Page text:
Post-hoc analysis showed that for the low spatial anxiety group, males performed better than females (F(1, 531) = 23.38, p < .001); for high spatial anxiety group, males and females had similar performance (F(1, 511) = .75, p = .39). Males with low spatial anxiety performed mental rotation better than males with high spatial anxiety (F(1, 402) = 16.33, p < .001). For females, no significant differences between low and high anxiety groups were found (F(1, 640) = .89, p = .35), which was in line with the correlation results. There were no significant two-way interactions between sex and country, and no significant three-way interactions between sex, low/high anxiety status and country for all the spatial tasks. These results indicate that spatial anxiety may influence mental rotation for males.
This study used three different measures of spatial ability to refine our understanding of sex differences in spatial performance and spatial anxiety. The samples in Russia and China were used to assess universal patterns of sex differences and associations between spatial anxiety and spatial abilities. The Chinese sample outperformed the Russian sample on all spatial tasks and showed higher spatial anxiety than the Russian sample. These differences in average performance may reflect some true cross-cultural differences in cognition and emotional regulation (e.g. Maercker et al. 2015). However, the differences could also be due to different entry criteria across the universities/faculties. Further cross-cultural research is needed to explore these differences. The results showed significant sex differences in all three spatial ability tasks. Males outperformed females (with the exception of mental rotation task in the Chinese sample in which males and females performed similarly). The observed male advantage in spatial ability is consistent with previous studies (Linn & Petersen, 1985; Voyer et al., 1995). Correlations between spatial anxiety and spatial tasks were modest and of similar magnitudes in the Russian and Chinese samples. Females had higher anxiety in relation to spatial tasks than males, consistent with previous studies (Borella et al., 2014; Castelli et al., 2008; Lawton, 1994; Malanchini et al., 2017; Malinowski, 2001; Ramirez et al., 2012; Schmitz, 1997). However, correlations between spatial anxiety and spatial tasks were of similar magnitudes in males and females, with the exception of mental rotation. Compared to females, males had more spatial anxiety on mental rotation task, although they performed better than females. The results also suggested differences in spatial performance between groups of students with high and low spatial anxiety. This is in line with previous results (Lawton, 1994; Malanchini et al, 2017) and supports the role of spatial anxiety individual differences and sex differences in spatial abilities. Larger samples are needed to replicate the pattern of sex differences and sex by country interactions observed in this study.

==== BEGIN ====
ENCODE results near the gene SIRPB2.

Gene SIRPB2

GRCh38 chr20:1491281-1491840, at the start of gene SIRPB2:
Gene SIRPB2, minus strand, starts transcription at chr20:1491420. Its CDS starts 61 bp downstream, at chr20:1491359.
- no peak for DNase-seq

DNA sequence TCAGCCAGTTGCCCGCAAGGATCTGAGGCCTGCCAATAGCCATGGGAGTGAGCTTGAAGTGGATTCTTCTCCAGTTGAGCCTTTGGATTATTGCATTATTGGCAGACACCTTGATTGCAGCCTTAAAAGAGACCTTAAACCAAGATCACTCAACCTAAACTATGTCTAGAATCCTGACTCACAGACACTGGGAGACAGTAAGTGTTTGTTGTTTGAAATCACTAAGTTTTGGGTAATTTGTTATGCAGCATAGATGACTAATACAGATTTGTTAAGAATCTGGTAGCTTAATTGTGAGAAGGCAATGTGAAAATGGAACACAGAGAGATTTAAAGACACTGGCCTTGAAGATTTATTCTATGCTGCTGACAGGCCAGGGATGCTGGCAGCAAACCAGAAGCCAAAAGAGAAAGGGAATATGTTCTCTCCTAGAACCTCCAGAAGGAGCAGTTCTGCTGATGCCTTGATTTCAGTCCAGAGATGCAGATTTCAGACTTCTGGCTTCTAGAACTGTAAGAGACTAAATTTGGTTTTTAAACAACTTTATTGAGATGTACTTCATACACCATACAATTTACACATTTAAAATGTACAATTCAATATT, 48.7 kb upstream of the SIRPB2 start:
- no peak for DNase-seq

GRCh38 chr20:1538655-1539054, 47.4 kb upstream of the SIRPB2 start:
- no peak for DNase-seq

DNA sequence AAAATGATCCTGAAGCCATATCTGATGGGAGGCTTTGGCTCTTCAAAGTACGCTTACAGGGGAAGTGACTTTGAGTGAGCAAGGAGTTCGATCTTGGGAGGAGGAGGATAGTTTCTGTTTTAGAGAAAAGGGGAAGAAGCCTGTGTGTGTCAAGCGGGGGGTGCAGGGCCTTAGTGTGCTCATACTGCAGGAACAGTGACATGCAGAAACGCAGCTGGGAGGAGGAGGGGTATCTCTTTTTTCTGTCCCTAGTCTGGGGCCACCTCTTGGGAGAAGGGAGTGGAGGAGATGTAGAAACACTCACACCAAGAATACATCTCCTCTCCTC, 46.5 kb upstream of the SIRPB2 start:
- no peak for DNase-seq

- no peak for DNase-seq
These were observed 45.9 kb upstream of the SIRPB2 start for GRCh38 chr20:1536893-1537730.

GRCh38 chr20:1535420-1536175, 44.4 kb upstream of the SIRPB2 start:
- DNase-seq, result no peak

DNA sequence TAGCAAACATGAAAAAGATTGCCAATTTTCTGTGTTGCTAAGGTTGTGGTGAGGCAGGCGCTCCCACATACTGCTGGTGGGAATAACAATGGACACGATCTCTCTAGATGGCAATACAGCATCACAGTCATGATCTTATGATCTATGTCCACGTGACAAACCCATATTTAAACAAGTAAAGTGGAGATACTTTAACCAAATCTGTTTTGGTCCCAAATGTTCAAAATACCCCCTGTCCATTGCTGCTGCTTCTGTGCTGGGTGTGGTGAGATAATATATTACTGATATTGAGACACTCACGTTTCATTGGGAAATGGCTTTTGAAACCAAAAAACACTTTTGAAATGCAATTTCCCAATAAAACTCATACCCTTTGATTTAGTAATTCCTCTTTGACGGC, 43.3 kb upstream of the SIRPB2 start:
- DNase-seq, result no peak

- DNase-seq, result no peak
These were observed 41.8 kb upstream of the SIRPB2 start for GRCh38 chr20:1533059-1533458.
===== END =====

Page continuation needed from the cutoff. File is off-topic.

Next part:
This work was supported by the Russian Ministry for Education and Science within the project No. 25.8562.2017/9.10 and data collection in China supported by the Fundamental Research Funds for the Central Universities.
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23 November 2018
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Educational psychology, child psychology, developmental psychology, cognitive psychology
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Kovas *, Y., Matsepuro, D., Bloniewski, T., Budakova, A., & Wei, W. (2018). Spatial Anxiety And Spatial Performance In Univeristy Students In Russia And China. In S. Malykh, & E. Nikulchev (Eds.), Psychology and Education - ICPE 2018, vol 49. European Proceedings of Social and Behavioural Sciences (pp. 771-781). Future Academy. https://doi.org/10.15405/epsbs.2018.11.02.89